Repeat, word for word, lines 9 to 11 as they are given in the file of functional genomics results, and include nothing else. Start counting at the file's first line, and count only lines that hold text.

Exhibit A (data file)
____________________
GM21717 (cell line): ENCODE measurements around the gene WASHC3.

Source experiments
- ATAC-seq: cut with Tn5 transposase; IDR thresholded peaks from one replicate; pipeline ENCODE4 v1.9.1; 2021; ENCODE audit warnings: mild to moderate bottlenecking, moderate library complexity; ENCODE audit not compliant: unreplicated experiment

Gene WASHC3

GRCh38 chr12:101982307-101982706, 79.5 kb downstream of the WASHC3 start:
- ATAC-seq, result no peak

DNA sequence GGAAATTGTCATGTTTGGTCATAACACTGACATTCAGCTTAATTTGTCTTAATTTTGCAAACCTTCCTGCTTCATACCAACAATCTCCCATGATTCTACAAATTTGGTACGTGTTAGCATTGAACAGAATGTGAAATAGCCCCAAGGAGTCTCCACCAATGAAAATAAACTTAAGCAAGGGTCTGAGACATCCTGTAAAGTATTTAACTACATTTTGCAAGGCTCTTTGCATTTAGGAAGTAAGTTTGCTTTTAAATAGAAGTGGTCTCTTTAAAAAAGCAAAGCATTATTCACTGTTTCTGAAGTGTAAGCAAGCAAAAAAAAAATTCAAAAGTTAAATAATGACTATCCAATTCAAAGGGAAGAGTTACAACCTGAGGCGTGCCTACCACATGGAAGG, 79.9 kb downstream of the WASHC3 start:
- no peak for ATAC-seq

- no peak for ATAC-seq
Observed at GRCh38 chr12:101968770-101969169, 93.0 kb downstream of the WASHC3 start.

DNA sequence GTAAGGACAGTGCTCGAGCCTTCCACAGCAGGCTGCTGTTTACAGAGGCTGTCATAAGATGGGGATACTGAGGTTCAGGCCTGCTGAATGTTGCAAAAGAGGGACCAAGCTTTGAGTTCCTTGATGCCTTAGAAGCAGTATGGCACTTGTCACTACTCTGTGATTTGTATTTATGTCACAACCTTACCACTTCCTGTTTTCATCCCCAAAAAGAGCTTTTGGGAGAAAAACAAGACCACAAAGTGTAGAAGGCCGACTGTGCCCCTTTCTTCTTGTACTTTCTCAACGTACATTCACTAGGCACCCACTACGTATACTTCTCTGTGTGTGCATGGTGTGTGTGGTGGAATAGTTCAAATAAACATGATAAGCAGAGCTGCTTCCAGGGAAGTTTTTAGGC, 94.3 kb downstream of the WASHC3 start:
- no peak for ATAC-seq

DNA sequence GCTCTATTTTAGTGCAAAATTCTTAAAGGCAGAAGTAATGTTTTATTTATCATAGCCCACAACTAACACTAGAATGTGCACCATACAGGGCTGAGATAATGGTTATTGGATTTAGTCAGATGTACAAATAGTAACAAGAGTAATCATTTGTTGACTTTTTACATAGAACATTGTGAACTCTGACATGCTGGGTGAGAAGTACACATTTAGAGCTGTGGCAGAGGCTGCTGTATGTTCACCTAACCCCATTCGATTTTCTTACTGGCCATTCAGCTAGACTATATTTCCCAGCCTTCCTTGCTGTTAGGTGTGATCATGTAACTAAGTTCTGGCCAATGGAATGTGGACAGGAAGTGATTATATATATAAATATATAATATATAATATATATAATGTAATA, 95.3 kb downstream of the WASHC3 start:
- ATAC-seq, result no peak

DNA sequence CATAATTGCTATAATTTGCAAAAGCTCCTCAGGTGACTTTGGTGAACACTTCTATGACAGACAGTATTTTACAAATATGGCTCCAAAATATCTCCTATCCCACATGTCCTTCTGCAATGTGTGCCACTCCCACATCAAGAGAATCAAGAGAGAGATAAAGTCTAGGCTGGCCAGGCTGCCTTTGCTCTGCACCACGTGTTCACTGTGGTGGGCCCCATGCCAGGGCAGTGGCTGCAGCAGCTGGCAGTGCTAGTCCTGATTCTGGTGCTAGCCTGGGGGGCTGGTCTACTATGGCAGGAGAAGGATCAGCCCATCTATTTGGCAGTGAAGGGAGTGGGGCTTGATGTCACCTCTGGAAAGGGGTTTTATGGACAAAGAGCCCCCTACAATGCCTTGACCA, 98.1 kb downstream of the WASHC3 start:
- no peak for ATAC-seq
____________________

- no peak for ATAC-seq
Observed at GRCh38 chr12:101968770-101969169, 93.0 kb downstream of the WASHC3 start.

DNA sequence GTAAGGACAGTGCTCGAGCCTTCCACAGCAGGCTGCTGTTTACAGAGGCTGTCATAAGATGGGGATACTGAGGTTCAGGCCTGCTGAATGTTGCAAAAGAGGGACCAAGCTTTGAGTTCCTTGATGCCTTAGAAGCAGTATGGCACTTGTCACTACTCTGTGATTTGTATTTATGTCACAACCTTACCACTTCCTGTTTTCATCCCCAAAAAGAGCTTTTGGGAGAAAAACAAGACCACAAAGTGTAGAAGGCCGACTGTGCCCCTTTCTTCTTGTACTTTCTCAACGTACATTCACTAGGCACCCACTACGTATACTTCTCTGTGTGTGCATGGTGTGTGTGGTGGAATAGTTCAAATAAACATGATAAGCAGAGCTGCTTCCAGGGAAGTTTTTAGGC, 94.3 kb downstream of the WASHC3 start: